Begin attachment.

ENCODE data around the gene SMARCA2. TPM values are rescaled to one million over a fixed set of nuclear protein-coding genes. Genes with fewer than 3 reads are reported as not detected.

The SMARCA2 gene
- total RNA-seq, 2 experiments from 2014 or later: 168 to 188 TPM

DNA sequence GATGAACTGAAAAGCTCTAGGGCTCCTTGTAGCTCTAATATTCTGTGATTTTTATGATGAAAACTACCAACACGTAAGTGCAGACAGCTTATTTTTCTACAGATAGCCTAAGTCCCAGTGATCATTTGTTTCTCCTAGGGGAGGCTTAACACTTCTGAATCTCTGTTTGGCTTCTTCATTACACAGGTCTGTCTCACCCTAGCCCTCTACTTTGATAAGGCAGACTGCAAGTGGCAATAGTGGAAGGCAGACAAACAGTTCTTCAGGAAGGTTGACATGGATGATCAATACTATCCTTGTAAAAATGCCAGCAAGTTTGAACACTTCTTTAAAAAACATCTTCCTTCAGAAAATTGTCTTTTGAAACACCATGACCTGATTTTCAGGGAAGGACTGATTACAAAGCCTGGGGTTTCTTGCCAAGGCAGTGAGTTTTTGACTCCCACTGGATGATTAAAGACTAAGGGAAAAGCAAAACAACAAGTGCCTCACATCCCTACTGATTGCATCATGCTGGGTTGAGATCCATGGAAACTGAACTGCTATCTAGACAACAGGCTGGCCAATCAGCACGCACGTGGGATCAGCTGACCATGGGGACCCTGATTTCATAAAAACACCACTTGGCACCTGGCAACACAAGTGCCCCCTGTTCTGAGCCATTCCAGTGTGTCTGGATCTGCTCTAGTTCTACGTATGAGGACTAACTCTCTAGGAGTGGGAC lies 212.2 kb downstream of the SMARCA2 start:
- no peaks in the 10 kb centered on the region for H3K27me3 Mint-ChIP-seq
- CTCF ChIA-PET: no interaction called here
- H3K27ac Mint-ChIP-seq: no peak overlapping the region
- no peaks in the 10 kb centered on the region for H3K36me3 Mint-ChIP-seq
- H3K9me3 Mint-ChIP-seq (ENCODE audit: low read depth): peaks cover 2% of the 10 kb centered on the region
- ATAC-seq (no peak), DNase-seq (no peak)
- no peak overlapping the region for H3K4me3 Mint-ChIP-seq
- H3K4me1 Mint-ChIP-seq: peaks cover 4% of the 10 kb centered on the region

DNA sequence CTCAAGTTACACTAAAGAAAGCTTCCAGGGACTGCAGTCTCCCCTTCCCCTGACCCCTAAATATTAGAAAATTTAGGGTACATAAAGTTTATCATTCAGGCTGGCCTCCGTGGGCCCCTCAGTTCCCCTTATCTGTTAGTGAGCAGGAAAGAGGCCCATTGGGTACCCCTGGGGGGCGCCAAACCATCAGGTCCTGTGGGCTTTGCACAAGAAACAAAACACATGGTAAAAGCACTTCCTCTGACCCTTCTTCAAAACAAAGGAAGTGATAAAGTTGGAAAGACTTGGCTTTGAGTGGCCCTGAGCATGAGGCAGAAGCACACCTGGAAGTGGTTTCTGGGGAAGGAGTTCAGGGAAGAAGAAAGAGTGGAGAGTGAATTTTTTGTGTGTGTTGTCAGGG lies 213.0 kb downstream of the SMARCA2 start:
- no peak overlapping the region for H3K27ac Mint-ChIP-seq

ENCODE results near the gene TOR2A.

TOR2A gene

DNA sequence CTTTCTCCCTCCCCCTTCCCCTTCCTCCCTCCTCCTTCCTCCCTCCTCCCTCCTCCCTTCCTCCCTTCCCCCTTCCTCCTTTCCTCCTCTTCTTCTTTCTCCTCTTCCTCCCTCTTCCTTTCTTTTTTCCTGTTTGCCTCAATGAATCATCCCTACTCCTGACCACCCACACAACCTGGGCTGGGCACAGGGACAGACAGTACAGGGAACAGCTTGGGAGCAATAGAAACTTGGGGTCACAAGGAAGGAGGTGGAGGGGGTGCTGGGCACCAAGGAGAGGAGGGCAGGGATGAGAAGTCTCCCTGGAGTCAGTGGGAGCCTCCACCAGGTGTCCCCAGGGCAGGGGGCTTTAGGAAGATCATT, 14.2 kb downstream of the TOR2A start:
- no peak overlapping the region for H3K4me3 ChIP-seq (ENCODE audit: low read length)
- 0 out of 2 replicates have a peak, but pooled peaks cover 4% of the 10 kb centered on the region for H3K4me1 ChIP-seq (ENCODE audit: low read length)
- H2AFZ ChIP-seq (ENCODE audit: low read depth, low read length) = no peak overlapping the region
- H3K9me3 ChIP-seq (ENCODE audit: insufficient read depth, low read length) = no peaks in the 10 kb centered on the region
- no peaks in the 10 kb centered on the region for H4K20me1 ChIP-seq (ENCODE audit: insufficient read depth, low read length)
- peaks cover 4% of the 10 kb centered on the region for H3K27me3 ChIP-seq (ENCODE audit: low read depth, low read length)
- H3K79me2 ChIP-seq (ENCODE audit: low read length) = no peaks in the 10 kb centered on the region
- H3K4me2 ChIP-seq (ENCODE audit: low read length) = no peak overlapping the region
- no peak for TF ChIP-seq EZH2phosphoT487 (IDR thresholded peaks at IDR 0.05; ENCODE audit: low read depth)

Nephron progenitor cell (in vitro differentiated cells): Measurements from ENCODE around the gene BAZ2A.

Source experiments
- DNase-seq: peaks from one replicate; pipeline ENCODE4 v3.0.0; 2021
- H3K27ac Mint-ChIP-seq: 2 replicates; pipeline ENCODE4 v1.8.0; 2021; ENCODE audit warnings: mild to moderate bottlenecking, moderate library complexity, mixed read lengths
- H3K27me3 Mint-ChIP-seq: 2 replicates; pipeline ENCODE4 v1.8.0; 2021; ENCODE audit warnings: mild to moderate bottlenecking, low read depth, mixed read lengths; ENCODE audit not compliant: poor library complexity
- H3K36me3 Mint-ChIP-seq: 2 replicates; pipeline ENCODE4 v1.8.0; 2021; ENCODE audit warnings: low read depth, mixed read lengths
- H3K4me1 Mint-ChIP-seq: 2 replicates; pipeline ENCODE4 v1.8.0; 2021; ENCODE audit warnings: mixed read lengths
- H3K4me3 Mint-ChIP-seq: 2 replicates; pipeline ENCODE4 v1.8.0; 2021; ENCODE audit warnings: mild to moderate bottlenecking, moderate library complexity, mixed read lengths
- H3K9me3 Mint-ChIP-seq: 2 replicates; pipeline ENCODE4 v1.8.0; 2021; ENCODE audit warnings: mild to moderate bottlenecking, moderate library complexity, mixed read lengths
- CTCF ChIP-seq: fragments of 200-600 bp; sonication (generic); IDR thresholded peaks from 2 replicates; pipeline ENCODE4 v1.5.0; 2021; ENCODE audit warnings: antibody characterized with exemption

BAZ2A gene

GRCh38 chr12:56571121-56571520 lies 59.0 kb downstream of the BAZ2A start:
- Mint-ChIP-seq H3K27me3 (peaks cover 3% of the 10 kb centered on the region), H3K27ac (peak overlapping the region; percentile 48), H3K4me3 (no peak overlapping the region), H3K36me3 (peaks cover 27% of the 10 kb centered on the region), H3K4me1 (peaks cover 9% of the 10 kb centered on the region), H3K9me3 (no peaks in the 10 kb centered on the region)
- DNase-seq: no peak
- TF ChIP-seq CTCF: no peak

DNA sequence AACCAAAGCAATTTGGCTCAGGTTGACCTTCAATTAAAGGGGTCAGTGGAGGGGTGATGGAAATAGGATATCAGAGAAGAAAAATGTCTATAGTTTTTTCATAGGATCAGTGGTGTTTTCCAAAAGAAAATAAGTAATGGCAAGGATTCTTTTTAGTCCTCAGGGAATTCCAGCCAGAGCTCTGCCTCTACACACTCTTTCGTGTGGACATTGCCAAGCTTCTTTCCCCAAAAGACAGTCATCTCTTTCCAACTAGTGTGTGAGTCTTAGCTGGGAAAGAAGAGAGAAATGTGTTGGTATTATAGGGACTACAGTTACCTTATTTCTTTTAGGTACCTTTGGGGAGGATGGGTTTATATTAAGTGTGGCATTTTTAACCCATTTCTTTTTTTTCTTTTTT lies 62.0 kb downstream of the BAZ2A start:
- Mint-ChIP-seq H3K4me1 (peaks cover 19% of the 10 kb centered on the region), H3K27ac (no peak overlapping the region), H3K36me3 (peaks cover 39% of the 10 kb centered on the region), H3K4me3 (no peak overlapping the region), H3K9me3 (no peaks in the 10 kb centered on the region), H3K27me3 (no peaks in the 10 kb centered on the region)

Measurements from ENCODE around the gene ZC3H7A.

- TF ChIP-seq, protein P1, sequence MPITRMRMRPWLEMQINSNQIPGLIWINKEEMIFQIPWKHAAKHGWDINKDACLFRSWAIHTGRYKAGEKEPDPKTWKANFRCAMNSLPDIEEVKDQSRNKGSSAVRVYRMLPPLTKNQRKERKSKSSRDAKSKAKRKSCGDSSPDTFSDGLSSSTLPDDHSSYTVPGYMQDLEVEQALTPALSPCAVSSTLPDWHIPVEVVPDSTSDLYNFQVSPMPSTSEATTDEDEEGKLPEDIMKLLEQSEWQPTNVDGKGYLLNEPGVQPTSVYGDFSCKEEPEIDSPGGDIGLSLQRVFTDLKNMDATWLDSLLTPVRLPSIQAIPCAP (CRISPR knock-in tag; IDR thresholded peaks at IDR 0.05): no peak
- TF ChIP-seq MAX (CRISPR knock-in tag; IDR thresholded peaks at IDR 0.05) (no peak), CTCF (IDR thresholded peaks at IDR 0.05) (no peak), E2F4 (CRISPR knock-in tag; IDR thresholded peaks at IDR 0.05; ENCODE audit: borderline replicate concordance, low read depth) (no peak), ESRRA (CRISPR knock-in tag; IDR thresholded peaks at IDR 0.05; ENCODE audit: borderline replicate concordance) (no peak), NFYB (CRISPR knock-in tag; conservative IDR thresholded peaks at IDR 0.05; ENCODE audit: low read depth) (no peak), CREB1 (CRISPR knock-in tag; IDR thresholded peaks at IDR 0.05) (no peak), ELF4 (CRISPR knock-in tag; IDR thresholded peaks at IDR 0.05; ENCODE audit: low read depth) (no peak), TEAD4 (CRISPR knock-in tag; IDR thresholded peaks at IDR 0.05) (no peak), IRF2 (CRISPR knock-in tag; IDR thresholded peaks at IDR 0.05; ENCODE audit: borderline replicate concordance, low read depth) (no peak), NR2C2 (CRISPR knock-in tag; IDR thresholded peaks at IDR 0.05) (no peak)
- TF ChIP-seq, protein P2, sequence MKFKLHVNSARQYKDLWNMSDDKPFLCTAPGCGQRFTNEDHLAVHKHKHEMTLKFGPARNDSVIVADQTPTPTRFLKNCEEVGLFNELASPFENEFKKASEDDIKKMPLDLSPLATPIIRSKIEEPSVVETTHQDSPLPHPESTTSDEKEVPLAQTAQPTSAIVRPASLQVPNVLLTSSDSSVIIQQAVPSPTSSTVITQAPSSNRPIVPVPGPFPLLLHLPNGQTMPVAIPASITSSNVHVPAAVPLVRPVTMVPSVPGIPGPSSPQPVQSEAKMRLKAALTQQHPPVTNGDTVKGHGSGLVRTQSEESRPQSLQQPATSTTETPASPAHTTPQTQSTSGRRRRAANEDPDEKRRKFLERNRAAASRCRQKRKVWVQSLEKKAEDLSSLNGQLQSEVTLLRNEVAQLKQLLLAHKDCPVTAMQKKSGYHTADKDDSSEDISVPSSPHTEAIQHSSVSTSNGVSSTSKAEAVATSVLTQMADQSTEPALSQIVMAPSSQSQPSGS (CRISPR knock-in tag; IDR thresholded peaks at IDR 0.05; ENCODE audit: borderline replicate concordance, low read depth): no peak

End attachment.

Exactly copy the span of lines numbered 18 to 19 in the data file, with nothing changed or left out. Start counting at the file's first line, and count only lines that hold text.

- no peak overlapping the region for H3K4me3 ChIP-seq (ENCODE audit: low read length)
- 0 out of 2 replicates have a peak, but pooled peaks cover 4% of the 10 kb centered on the region for H3K4me1 ChIP-seq (ENCODE audit: low read length)